Kudrin Says Reserves Must Be Used Wisely

The country must be cautious in using its foreign exchange reserves, which have already fallen by one-tenth in the last few months, and the emphasis should be put on supporting the ruble, Finance Minister Alexei Kudrin said Tuesday.

The reserves, the world's third largest, are now at $530.6 billion, down $66.9 billion since early August. Credit rating agencies have said Russia's reserves are a key factor in its investment grade rating.

"We need to be careful when we use this stabilizing influence," Kudrin told fellow finance ministers from former Soviet states, referring to the reserves. "Gold and forex reserves allow us to guarantee the currency rate stability," he said. "Currency market speculators will be disappointed."

Reserves have fallen mostly because of heavy intervention by the Central Bank in the past few months. It has managed to keep the ruble stable against the dollar-euro basket at around 30.40.

But as ordinary Russians track their savings through the dollar rate, officials have had to intervene almost daily to persuade the population that the ruble will not weaken. "No ruble devaluation is planned," Sergei Shatalov, a deputy finance minister, said in the Armenian capital of Yerevan, where he was traveling with President Dmitry Medvedev.

Also in Yerevan, Energy Minister Sergei Shmatko said Moscow would cooperate with the Organization of the Petroleum Exporting Countries but that it would not join oil output cuts, despite calls from the producers' organization to help it support flagging oil prices. "We want to have the possibility of having fairly independent policies," he said.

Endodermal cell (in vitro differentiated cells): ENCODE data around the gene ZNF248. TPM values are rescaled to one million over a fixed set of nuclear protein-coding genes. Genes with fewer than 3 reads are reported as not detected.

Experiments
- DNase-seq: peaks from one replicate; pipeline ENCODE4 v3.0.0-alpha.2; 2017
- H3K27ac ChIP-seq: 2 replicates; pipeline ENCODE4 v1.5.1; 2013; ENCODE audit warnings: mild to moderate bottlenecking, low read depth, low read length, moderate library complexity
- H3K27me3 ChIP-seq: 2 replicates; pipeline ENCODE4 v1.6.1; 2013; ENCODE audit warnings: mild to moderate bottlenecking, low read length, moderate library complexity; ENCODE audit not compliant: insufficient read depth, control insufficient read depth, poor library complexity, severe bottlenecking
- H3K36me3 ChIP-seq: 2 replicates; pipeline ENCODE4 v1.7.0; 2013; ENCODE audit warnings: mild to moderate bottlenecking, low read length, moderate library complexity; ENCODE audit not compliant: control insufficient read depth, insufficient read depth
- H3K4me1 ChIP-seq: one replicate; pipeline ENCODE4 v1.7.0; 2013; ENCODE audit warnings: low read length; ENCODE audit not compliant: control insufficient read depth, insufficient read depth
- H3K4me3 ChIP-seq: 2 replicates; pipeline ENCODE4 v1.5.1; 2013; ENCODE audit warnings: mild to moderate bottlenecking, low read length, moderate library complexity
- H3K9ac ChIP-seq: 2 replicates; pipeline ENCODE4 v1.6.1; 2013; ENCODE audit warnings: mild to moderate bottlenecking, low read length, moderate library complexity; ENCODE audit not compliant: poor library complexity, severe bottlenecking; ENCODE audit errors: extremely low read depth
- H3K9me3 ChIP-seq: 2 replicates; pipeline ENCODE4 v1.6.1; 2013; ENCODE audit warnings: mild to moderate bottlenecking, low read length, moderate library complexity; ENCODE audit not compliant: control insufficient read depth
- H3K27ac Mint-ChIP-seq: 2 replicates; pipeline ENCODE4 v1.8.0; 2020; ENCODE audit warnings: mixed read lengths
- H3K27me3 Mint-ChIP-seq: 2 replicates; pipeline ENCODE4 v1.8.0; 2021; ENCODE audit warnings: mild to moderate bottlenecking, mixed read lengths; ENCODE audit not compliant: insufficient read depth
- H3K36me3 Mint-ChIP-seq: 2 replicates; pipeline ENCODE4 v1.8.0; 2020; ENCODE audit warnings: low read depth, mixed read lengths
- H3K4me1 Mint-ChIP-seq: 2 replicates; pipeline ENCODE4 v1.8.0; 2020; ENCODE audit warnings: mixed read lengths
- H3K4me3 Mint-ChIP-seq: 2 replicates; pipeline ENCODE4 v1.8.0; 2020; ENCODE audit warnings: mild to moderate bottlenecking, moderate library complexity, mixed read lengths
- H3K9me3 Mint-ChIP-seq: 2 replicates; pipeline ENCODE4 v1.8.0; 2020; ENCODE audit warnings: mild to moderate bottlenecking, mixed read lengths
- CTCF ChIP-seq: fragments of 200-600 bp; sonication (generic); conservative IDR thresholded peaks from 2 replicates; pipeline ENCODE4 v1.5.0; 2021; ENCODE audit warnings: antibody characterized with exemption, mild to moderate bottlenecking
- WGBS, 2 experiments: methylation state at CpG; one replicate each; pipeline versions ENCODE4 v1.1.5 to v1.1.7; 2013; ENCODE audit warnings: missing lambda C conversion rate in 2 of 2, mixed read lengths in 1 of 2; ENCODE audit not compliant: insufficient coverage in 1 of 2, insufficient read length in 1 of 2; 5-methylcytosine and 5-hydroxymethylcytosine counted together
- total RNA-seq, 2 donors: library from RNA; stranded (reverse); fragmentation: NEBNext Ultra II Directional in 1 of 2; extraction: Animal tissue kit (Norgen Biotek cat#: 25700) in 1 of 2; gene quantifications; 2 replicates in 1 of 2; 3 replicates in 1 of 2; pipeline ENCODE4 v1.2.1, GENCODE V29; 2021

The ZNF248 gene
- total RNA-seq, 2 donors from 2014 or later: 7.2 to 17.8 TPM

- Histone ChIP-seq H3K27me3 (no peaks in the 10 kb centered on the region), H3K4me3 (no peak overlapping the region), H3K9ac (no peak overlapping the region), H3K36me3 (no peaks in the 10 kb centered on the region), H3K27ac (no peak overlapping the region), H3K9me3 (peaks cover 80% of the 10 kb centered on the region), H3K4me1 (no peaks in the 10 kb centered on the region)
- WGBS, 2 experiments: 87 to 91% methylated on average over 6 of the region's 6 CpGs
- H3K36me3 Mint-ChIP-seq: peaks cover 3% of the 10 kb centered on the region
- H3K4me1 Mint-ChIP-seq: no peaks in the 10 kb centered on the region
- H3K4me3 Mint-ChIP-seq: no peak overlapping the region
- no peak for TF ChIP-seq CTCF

A broadly strong dollar rose against the ruble to 26.57, its highest level since February 2007, while exchange rates on the streets of Moscow were as high as 28.

Traders estimated the Central Bank's currency sales at around $2 billion on Tuesday after no interventions Monday and interventions of $4 billion to $5 billion per day last week.

The reserves are poised to fall by a total of $74 billion in the next few weeks. Russia has earmarked $50 billion to help its companies refinance foreign loans, another $6.7 billion to buy local stocks and $17.3 billion in subordinated loans for the country's largest banks.

The money will mainly flow via Vneshekonombank, also known as the Development Bank. Its head, Vladimir Dmitriyev, said Tuesday that it had already received $97 billion in refinancing applications.

"Banks have applied for twice as much as companies -- $64 billion from the banks and $33 billion from companies," Dmitriyev told reporters, adding that the first 10 applications would be cleared in the near future.

n Kudrin also said Tuesday that the country would issue a $2 billion loan to Belarus and resume common currency negotiations.

"Last week, a decision was taken to grant Belarus a $2 billion loan -- $1 billion will be issued this year and $1 billion next year," Kudrin said, adding that the terms of the loan were still under discussion. "During this time, we decided to draft a joint action plan to create a common currency," Kudrin said.